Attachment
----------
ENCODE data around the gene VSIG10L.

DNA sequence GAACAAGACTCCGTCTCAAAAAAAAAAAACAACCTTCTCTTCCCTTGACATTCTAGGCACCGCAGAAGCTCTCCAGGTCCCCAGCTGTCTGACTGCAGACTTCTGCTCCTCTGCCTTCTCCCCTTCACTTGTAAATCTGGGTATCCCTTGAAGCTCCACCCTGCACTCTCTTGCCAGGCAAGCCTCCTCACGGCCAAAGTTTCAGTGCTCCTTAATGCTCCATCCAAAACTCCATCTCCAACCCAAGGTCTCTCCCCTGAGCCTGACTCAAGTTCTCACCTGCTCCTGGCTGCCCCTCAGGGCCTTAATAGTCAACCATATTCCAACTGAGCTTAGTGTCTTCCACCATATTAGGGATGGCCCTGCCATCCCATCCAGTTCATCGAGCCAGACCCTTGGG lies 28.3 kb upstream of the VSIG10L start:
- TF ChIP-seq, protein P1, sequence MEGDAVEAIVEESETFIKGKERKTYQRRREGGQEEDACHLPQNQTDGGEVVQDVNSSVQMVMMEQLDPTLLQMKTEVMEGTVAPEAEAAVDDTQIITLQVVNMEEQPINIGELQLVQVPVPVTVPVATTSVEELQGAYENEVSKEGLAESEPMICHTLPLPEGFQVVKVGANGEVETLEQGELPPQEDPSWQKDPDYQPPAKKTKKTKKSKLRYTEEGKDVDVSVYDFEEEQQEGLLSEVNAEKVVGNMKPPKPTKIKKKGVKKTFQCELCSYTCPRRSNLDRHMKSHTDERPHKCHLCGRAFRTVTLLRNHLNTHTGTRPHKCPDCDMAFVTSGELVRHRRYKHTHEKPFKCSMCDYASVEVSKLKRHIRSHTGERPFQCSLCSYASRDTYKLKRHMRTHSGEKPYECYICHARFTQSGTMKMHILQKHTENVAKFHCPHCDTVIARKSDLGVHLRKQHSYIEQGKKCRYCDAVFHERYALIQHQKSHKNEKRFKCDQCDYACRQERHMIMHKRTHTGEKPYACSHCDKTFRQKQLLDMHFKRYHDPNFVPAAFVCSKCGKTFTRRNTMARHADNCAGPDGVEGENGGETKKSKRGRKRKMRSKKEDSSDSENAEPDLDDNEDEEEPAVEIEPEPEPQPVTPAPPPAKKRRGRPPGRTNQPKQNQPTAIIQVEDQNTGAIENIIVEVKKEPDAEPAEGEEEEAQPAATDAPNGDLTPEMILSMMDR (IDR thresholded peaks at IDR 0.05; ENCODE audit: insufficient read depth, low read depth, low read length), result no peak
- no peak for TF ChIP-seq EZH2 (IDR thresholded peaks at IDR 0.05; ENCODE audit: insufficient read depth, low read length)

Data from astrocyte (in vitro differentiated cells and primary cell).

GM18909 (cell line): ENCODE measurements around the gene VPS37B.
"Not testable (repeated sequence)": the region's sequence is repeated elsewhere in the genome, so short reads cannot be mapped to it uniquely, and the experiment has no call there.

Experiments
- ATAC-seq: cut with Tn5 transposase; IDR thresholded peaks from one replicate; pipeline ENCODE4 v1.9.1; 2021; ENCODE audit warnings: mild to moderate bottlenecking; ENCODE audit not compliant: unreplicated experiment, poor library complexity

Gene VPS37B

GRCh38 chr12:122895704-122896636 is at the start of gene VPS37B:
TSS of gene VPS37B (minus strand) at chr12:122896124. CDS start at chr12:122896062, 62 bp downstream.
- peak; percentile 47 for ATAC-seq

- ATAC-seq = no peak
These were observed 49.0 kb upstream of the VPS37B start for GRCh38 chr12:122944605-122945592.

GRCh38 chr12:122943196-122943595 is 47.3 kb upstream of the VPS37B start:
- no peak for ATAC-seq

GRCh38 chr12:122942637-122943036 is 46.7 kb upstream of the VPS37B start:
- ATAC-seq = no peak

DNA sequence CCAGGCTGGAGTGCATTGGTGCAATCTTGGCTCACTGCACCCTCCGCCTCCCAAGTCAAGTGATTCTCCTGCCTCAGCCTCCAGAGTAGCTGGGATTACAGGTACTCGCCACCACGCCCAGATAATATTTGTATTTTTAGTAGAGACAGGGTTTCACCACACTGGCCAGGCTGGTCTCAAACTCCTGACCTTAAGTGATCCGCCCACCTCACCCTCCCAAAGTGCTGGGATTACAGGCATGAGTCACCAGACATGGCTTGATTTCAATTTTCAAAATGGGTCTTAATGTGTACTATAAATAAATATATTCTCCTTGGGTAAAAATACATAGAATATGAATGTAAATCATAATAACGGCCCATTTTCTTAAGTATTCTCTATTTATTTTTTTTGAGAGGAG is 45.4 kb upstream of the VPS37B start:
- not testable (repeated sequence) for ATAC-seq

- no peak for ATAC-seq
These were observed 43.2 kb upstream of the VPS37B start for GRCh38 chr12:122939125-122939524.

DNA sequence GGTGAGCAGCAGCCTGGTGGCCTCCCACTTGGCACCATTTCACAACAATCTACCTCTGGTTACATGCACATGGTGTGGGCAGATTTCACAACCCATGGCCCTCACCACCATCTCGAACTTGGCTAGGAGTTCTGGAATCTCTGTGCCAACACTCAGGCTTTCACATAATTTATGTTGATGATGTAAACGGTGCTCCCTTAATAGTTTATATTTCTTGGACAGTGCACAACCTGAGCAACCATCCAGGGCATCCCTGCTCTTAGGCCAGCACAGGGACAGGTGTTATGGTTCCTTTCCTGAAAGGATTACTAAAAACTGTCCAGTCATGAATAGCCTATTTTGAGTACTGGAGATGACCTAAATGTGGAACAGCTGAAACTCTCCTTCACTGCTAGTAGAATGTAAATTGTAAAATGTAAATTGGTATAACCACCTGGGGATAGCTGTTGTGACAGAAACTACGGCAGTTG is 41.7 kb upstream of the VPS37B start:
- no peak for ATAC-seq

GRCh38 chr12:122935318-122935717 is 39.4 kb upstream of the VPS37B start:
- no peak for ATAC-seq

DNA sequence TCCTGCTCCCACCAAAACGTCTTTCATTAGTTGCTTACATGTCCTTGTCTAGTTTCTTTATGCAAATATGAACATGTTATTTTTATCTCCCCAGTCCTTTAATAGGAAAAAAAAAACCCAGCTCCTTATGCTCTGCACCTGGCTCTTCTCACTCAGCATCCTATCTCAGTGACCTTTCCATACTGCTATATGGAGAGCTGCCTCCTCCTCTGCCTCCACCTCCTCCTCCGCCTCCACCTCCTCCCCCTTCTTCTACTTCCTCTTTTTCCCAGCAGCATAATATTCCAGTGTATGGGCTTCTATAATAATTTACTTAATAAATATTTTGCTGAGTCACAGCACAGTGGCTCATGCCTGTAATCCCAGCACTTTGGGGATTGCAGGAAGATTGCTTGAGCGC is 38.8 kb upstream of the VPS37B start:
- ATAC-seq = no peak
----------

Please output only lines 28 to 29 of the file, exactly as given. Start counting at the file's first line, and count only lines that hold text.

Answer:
DNA sequence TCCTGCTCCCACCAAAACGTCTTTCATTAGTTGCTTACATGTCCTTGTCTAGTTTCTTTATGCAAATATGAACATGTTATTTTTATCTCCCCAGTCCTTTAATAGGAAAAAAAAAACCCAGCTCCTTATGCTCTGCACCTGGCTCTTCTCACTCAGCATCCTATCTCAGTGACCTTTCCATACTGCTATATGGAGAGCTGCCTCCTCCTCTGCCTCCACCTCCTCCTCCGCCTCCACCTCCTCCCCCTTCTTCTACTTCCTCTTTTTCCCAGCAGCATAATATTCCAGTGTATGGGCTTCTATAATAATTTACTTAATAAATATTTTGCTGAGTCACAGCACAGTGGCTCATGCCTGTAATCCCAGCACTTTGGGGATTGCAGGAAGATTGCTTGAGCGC is 38.8 kb upstream of the VPS37B start:
- ATAC-seq = no peak